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Jeff D. Wurfel, José F. Barraza, Norberto M. Grzywacz; The effects of dot density on the metric estimation of rotation and expansion. Journal of Vision 2004;4(11):92. doi: https://doi.org/10.1167/4.11.92.
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© ARVO (1962-2015); The Authors (2016-present)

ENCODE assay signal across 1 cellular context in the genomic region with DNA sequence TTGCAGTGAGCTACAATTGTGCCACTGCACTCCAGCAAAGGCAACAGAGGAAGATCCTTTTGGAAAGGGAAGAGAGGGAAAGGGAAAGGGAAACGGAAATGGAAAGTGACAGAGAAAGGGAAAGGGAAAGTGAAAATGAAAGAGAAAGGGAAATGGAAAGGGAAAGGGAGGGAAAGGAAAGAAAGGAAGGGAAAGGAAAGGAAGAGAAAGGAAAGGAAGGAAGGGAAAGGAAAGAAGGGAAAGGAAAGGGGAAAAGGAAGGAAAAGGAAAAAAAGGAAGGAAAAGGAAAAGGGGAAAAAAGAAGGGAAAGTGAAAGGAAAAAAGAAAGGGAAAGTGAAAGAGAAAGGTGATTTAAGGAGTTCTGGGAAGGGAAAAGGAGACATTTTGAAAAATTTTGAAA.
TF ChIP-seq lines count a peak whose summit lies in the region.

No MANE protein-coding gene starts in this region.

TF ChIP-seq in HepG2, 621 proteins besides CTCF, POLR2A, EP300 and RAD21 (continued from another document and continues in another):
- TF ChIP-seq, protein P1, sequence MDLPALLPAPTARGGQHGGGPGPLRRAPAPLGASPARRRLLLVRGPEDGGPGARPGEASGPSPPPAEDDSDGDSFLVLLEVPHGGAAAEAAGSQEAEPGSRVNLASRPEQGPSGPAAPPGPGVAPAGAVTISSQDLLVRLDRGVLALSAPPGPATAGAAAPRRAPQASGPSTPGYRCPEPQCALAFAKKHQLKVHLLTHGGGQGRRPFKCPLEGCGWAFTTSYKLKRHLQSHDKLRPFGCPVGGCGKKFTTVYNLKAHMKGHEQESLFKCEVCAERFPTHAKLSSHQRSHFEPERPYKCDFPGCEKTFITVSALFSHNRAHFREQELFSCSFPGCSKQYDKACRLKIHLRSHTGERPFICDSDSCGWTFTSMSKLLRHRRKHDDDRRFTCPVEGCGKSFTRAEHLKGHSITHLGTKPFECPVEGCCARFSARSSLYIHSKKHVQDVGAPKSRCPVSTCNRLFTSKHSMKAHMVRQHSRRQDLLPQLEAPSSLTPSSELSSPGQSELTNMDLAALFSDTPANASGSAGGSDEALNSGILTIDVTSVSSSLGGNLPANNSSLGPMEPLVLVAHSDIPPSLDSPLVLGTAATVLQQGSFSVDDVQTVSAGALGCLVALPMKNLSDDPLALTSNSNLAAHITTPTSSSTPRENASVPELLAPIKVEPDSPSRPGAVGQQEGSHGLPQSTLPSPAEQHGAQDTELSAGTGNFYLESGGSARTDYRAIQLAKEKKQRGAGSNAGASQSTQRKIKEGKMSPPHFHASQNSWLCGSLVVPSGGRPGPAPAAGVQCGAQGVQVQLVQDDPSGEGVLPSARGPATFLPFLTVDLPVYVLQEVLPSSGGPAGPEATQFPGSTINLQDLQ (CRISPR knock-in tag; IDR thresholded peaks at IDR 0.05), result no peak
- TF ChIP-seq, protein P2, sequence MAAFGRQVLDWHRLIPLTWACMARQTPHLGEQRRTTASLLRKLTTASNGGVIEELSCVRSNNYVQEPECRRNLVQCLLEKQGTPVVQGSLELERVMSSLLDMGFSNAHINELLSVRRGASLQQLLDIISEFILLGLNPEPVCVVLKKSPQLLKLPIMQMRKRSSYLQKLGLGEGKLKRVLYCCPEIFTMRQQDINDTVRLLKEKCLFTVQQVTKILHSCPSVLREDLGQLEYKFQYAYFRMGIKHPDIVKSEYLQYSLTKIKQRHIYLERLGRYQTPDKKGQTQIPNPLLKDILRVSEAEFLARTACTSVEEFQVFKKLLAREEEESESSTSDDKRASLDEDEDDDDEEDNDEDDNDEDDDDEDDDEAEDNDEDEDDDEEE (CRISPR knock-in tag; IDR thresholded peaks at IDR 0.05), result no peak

Optic flow generated by rigid surface patches can be decomposed into four elementary motion types, translation, rotation, expansion, and deformation1. We have shown that the human visual system can metrically estimate two of these motion types, rotation2 and expansion3, by angular velocity and rate of expansion respectively. However, the use of angular velocity to metrically estimate rotation contradicts previous work that reported linear velocity to be the parameter estimated4. This discrepancy was caused by a difference in experimental methods. There were very few dots used in the previous experiments compared to the amount used in our own experiments. Experimental evidence shows that the visual system uses linear velocity when there are a small number of dots in the stimuli and angular velocity when there are greater number5. We've modeled this systematic switchover in information utilized in a probabilistic manner. Specifically, low information motion stimuli have a higher probability of being estimated by linear velocity than high information motion stimuli. We found that a similar switchover occurs in the metric estimation of expansion and that the data fits the probabilistic model developed for rotation. Previous studies have shown the importance of the number of dots in estimating expansion6, however the scope of their work did not include this exact switchover from linear velocity to rate of expansion.
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